|A view of Dolphin Plaza Hà Nội in Tu Liem District, Ha Noi. Viet Nam is targeting sustainable development with high-capacity and "green" growth. — Photo dwrm.gov.vn
HCM CITY (VNS) — Viet Nam is targeting sustainable development with high-capacity and "green" growth, and learning from the Asian Productivity Association is important, delegates heard at a seminar in HCM City yesterday on November 3.
"We would like to learn from APO's Taiwanese experts, who have a lot of experience in attracting finance for eco-industrial park development, and especially in recycling electrical and electronic products," Nguyen Nam Hai, deputy director of the Directorate for Standards, Metrology and Quality told the seminar titled "Promoting resource recovery incubator and technology park" in his opening speech.
Prof Chien-Te Fan of the National Tsing Hus University said, "Climate finance in 2014 reached the huge number of US$331 billion for all kinds of organisations, and some famous banks like the Asian Development Bank and European Banks are ready to support environment-related projects."
To take advantage of the financial support available, the Government, research institutes, enterprises, the financial sector, users, and consumers have to join hands to promote technology innovation, he said.
He feared there were many barriers to technology innovation like lack of skills and know-how; high production and procurement cost of equipment and raw materials; lack of adequate training and capacity building; high costs associated with intellectual property rights; lack of policy support; lack of interest among financial institutions; and lack of social interest.
"But building innovation capacity is the key to successful technology deployment, and co-operation between industrial and emerging economies could be a win-win solution."
Taiwanese and international NGOs will offer Viet Nam technical consultancy and help it apply for financial assistance.
The Vietnamese Government will apply for loans from international sources to set up environmental science and technology parks related to six industries: renewable energy and systems manufacturing; recycling of renewable resources; environmental protection technologies; environmental protection technologies; cleaner production technologies; and use of renewable energy to make renewable products.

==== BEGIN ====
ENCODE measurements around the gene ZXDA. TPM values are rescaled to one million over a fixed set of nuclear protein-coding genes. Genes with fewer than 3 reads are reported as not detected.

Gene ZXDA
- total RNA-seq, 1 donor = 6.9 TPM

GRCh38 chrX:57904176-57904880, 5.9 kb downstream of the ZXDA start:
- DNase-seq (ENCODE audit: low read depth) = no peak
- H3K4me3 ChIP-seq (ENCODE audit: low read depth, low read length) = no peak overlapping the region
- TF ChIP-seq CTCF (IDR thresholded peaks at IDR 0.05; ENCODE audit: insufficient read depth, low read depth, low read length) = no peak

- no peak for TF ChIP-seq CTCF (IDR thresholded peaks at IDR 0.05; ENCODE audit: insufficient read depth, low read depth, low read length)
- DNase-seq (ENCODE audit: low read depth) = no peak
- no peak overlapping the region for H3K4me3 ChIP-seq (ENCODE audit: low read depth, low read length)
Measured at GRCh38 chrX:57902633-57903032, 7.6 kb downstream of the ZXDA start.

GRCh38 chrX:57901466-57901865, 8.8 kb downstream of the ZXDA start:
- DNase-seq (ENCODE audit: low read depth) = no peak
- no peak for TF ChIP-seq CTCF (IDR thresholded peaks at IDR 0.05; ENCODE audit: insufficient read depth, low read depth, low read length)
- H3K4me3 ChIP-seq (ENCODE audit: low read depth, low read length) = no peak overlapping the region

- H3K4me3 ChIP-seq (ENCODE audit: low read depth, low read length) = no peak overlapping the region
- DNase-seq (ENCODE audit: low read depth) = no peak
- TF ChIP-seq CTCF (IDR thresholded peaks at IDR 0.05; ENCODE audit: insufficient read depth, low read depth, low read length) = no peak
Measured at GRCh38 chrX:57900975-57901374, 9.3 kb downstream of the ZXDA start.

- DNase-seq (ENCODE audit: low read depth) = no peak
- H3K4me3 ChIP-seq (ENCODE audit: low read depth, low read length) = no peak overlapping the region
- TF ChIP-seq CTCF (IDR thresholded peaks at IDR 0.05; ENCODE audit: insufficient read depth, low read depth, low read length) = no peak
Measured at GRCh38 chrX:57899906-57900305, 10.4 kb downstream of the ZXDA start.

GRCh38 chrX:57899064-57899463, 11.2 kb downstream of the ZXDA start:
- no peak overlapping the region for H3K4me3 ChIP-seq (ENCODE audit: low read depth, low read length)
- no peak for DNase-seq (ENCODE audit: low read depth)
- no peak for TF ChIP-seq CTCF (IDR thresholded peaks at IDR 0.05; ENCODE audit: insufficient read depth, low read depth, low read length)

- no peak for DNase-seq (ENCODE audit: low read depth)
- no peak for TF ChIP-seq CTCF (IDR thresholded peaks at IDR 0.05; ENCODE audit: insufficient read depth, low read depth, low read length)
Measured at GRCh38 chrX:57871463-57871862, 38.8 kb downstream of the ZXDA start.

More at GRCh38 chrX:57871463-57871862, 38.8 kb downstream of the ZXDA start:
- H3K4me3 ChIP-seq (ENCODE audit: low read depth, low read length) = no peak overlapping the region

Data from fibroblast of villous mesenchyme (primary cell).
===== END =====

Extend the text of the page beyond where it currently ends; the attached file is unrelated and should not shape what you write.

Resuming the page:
"Eco-industrial parks aim to achieve zero waste and reduce carbon [emissions]," an expert from the Taiwan Green Productivity Foundation said.
An EIP can be designed with various conceptual structures like a single by-product exchange or network of exchange; a recycling business cluster; a collection of environmental technology companies; a collection of companies making "green" products; an industrial park designed around a single environmental theme; a park with environment-friendly infrastructure or construction; a mixed-use development (industrial, commercial, and residential).
"Eco-industrial parks can decrease resource consumption, reduce waste and pollution, enhance environmental quality," the Taiwanese expert said.
They would help cut costs and increase profits, provide jobs, improve businesses' image, increase the use of idle land, and promote development of sustainable cities, he said.
"To help Viet Nam, we can build environmental science and technology parks or upgrade existing industrial parks into EIPs."
Furthermore, from just computers, mobile phones, and television sets, HCM City generated electronic waste of around 6,140 tonnes in 2011.
It is forecast to rise to 6,510 – 7,910 tonnes this year and to 7,000 – 10,860 tonnes by 2020.
"The sources of e-waste in HCM City can be classified into two categories: households, offices, schools, hotels, manufacturers, and distributors [within the country] and from outside including illegal imports," Dr Tran Minh Chi of the Institute for Tropicalisation and Environment said.
The system for collecting electronic waste comprises vendor collectors, small depots and collection establishments/companies, and the waste is classified based on whether it can be used again or not.
"We would like to get more support from Taiwanese experts who have a lot of experience in treating e-waste," Chi added. — VNS